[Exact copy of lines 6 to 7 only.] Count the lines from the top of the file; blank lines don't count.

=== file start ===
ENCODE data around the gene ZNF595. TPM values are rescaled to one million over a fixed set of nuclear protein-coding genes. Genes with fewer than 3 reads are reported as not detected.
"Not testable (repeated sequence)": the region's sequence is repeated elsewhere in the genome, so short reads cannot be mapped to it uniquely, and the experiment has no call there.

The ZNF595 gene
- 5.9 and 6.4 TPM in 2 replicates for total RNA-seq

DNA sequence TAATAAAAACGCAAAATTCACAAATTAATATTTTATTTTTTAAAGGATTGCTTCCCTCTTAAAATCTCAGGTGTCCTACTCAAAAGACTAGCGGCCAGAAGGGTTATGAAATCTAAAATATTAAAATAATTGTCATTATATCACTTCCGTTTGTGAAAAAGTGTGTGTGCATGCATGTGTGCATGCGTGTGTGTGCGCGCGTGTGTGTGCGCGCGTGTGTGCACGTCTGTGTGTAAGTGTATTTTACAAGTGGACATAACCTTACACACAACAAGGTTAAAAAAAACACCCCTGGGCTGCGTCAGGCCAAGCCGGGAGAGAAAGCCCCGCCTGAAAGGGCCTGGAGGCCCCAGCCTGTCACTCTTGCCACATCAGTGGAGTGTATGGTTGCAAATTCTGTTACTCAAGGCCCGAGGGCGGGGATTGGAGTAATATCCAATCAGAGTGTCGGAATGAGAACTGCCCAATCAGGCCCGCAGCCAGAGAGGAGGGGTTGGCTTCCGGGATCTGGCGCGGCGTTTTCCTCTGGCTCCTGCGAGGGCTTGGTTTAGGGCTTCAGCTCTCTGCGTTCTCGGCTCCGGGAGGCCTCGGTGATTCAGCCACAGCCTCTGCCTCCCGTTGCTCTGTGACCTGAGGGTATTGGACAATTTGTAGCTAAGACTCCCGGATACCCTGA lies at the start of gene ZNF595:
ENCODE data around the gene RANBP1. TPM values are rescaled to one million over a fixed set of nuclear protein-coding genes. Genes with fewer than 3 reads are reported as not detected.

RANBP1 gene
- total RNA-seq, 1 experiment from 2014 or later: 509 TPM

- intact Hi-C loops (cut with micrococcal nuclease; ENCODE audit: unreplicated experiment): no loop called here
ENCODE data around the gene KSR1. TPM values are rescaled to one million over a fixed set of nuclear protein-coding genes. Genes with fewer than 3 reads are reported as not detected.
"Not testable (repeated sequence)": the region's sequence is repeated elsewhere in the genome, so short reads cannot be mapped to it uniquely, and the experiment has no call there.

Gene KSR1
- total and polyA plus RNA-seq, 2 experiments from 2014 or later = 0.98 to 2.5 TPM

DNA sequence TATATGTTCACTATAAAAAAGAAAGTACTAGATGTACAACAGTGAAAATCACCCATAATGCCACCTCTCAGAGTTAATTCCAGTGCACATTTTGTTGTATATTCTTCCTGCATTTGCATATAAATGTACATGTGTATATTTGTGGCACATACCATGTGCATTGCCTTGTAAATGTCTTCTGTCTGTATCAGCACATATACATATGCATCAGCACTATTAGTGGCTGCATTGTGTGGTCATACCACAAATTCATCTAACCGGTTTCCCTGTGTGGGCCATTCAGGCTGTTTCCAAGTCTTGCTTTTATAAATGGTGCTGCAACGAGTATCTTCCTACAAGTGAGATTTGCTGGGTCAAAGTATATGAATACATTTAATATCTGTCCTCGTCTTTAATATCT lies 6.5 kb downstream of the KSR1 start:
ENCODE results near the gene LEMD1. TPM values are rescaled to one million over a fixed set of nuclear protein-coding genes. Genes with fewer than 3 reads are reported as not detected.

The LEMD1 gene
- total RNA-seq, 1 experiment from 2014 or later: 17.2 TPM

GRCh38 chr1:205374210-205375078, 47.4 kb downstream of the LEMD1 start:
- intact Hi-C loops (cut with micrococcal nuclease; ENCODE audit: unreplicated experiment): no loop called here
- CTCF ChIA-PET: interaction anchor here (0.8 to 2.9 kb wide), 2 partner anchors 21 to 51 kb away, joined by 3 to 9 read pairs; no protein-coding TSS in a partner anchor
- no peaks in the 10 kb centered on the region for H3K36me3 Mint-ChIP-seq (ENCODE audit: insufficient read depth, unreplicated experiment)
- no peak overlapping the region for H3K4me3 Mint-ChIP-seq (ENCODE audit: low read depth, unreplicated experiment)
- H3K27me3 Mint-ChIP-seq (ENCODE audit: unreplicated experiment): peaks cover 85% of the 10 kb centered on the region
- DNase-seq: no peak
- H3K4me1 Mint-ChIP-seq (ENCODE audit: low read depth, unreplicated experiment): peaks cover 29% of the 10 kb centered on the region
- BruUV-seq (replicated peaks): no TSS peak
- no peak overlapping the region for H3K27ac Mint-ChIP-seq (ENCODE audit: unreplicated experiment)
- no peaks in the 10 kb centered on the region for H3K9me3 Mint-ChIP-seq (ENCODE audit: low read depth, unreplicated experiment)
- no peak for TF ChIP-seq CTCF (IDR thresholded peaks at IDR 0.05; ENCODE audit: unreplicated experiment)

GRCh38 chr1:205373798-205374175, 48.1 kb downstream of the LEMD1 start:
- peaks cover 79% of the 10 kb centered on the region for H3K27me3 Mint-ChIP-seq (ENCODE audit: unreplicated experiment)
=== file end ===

ENCODE data around the gene RANBP1. TPM values are rescaled to one million over a fixed set of nuclear protein-coding genes. Genes with fewer than 3 reads are reported as not detected.

RANBP1 gene